In the next few days we will illustrate the methods, instrumentation, and results of this week's research because the Foundation of the Pyramid of the Sun provided us with an exclusive and continued opening of the tunnel. In the second half of the week other collaborators will come and will assist us in the surveys.

Paolo Debertolis - January 18, 2012




Report of November 2011 on the situation inside Ravne labyrinth


TAG: pyramids Bosnia, Bosnian pyramids, Visoko Civilization, pyramids, archeology, artifact, Ravne labyrinth, SBRG, SB Research Group

In November 2011 our research team decided to do an inspection in Visoko to evaluate the possibility of begining excavations, to bring the structure discovered last July under the floor in Ravne’s  tunnels by GPR to light.

The situation that occurred was disastrous. The work we did to remove water from the area surrounding the structure completely failed its purpose.

A stream seems to go peacefully throughout the surrounding area and above the structure with a deepth of four inches.


Fig.1 - The appearance of the gallery, above the underground chamber, is disheartening. A four inch deep stream  continues to flow, despite the efforts made by workers of the Foundation for cleaning up (Ajdin Ahmetspahic photos)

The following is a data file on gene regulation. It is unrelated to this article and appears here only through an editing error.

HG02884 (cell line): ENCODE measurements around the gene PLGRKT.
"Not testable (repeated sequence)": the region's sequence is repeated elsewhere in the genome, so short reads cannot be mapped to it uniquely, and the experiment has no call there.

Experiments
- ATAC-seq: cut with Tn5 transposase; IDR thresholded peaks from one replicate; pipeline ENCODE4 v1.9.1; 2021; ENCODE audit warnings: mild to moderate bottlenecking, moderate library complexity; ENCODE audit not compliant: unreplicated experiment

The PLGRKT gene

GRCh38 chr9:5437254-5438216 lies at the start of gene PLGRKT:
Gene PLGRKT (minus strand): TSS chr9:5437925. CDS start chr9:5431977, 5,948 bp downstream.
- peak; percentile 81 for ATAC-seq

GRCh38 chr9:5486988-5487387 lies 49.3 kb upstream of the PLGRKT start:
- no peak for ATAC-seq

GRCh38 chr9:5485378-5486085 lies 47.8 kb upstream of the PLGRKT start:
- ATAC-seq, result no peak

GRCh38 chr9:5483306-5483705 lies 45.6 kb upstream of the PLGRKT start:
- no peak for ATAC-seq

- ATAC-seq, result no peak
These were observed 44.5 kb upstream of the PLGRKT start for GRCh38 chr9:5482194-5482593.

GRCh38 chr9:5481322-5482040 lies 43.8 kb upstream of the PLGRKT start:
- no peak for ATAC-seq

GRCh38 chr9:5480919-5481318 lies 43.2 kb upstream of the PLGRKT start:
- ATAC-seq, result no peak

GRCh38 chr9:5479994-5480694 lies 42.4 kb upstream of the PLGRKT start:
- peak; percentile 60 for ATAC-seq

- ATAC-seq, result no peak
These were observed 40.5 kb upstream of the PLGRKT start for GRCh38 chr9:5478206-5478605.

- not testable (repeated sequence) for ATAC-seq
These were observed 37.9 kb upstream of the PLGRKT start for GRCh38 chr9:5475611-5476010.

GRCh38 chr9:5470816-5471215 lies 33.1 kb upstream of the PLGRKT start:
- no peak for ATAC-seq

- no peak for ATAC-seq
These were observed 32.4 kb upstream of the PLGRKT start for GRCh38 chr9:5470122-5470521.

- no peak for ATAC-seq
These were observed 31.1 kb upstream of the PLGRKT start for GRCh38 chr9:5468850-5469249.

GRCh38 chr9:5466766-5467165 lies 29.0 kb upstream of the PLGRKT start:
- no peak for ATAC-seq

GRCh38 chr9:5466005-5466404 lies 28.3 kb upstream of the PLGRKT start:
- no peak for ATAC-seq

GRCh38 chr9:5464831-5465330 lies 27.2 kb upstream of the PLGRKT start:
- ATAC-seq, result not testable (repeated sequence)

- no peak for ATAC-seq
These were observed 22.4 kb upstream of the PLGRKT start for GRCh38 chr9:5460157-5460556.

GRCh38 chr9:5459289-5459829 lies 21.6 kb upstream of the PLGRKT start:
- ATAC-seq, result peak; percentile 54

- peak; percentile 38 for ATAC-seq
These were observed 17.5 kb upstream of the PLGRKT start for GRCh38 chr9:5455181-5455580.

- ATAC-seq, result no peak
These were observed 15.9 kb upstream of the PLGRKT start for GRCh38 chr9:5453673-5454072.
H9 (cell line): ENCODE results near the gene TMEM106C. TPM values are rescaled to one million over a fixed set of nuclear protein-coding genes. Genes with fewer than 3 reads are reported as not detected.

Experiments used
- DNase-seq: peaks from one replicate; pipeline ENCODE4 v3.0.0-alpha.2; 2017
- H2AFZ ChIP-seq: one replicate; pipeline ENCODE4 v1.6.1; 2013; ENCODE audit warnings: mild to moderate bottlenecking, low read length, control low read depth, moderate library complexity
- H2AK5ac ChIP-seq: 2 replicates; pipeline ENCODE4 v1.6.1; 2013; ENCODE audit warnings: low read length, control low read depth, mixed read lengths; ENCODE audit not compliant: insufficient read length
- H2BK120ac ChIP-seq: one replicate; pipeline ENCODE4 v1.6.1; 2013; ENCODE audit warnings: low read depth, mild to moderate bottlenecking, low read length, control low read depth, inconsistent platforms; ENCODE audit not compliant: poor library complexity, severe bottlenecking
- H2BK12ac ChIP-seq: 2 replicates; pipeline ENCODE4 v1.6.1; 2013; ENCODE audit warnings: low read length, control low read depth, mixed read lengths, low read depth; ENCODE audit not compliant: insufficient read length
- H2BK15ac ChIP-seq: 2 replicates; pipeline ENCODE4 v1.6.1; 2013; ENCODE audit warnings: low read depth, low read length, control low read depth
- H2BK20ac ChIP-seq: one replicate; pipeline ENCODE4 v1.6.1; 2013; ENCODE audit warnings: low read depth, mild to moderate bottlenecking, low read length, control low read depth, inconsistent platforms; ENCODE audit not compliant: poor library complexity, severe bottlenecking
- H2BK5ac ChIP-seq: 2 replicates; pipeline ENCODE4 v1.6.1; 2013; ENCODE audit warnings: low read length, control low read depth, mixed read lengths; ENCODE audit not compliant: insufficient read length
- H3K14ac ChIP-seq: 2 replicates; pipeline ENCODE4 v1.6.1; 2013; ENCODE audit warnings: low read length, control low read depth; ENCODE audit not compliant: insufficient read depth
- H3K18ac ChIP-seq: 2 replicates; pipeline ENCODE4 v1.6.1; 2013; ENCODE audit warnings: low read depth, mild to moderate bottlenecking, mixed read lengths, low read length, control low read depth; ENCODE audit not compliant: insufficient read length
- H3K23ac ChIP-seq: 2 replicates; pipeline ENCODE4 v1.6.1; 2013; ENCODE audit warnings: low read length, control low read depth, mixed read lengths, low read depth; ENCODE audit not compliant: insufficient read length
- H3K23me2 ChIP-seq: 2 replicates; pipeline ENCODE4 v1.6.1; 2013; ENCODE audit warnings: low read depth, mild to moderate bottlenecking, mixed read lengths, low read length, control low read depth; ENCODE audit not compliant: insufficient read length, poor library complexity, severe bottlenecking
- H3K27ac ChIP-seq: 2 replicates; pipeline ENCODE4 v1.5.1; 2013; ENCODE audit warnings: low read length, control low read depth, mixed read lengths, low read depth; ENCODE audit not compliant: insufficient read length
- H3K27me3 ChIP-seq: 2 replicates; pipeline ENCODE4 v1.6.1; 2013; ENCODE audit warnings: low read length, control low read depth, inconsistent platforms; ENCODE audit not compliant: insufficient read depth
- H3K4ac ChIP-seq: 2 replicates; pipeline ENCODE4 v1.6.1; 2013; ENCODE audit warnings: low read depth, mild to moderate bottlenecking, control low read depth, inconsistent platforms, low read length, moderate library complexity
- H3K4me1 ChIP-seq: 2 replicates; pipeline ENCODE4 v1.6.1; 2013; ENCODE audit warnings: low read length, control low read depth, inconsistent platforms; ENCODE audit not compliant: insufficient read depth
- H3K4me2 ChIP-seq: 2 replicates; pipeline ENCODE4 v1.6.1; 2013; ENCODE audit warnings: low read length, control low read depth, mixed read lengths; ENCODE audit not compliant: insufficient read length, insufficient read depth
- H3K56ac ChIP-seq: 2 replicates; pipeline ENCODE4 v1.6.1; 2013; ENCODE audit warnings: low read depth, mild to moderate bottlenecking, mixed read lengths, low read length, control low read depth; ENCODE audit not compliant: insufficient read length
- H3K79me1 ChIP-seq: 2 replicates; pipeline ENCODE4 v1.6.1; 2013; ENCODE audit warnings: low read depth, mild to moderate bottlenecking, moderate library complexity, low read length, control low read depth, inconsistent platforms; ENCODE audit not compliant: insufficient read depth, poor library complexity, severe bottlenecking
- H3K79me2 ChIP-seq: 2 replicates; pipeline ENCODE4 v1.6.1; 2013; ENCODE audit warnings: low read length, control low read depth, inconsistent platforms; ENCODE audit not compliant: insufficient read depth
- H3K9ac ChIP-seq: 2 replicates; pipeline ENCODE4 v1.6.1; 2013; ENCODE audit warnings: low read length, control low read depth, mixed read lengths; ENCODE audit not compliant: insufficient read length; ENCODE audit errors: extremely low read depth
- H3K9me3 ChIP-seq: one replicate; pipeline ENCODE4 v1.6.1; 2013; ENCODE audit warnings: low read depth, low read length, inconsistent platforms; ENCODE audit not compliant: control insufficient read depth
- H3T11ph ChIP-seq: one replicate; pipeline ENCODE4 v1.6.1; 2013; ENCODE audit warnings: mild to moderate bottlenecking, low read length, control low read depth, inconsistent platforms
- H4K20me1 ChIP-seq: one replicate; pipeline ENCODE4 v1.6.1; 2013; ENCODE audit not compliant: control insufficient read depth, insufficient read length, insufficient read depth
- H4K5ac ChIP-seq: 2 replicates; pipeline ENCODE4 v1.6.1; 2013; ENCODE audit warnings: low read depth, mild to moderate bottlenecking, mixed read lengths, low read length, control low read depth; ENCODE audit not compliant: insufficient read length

This situation is partly due to the change of air flow in the tunnel, following the opening of original sections of tunnel. 


Fig. 2 - Some sections of the tunnels continue to be closed because of the danger of collapse (Ajdin Ahmetspahic photos)


The change in air flow has caused condensation to run from the walls and vaults like small rivulets of water, this was caused by the high humidity in the tunnels.

All that water contributes to the conglomerate to loosen encouraging small and significant increases of tunnel collapses. In the past years, under direction of  controversial work, such collapses have eliminated the original morphology of the tunnel and extending shape. Unfortunately the change of catenary shape, which was able to release the pressure of the overlying strata, now leads to the formation of points of least resistance, from which come off blocks of conglomerate smashing the boards placed above the props. In sections where the original catenary shape remained, there is not any problem with static.

During an inspection of the archaeological site, we have seen a collapse that has taken part of the electrical system, leaving most of  tunnel in the dark. Thanks to the lamps placed above our helmets, we were able to find the exit, while the workers evacuated the collapsed area from debris to restore the electrical continuity.


Fig. 3 - The collapse that we witnessed which left us in the dark. A block of conglomerate that broke off from the ceiling broke through the boards placed over the props, but other blocks were stopped by guards (Ajdin Ahmetspahic photos)


Fig. 4 - The workers of the Foundation later removed precarious blocks and inserted security guards (Ajdin Ahmetspahic photos)



Fig. 5 - All of us were very puzzled by this situation. On the left, Dr. S. Acconci, in the center our new collaborator Dr. M. Merlo, right prof. P. Debertolis (Ajdin Ahmetspahic photos)